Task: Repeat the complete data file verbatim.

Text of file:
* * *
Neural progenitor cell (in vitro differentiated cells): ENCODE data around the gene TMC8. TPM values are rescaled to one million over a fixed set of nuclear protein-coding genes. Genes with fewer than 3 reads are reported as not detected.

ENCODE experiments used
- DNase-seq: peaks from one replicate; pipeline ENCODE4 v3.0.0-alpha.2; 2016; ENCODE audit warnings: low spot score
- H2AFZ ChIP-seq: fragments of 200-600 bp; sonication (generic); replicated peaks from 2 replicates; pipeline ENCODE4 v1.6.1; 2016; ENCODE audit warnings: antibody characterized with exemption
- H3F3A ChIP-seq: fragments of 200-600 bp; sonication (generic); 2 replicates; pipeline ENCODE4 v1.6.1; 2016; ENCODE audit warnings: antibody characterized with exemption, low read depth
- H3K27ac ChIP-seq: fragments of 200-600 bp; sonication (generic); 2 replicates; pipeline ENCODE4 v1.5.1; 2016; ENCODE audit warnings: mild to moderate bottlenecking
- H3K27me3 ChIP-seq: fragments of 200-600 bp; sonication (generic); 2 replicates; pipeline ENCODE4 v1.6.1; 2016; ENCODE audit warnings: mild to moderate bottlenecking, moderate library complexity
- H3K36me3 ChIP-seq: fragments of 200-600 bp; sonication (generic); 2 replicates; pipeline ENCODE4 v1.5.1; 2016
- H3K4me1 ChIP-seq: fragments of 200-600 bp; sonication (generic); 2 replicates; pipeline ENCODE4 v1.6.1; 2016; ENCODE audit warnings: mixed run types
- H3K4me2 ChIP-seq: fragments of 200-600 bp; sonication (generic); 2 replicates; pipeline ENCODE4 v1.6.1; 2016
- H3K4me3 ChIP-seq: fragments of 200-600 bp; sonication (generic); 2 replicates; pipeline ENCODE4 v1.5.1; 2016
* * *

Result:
Neural progenitor cell (in vitro differentiated cells): ENCODE data around the gene TMC8. TPM values are rescaled to one million over a fixed set of nuclear protein-coding genes. Genes with fewer than 3 reads are reported as not detected.

ENCODE experiments used
- DNase-seq: peaks from one replicate; pipeline ENCODE4 v3.0.0-alpha.2; 2016; ENCODE audit warnings: low spot score
- H2AFZ ChIP-seq: fragments of 200-600 bp; sonication (generic); replicated peaks from 2 replicates; pipeline ENCODE4 v1.6.1; 2016; ENCODE audit warnings: antibody characterized with exemption
- H3F3A ChIP-seq: fragments of 200-600 bp; sonication (generic); 2 replicates; pipeline ENCODE4 v1.6.1; 2016; ENCODE audit warnings: antibody characterized with exemption, low read depth
- H3K27ac ChIP-seq: fragments of 200-600 bp; sonication (generic); 2 replicates; pipeline ENCODE4 v1.5.1; 2016; ENCODE audit warnings: mild to moderate bottlenecking
- H3K27me3 ChIP-seq: fragments of 200-600 bp; sonication (generic); 2 replicates; pipeline ENCODE4 v1.6.1; 2016; ENCODE audit warnings: mild to moderate bottlenecking, moderate library complexity
- H3K36me3 ChIP-seq: fragments of 200-600 bp; sonication (generic); 2 replicates; pipeline ENCODE4 v1.5.1; 2016
- H3K4me1 ChIP-seq: fragments of 200-600 bp; sonication (generic); 2 replicates; pipeline ENCODE4 v1.6.1; 2016; ENCODE audit warnings: mixed run types
- H3K4me2 ChIP-seq: fragments of 200-600 bp; sonication (generic); 2 replicates; pipeline ENCODE4 v1.6.1; 2016
- H3K4me3 ChIP-seq: fragments of 200-600 bp; sonication (generic); 2 replicates; pipeline ENCODE4 v1.5.1; 2016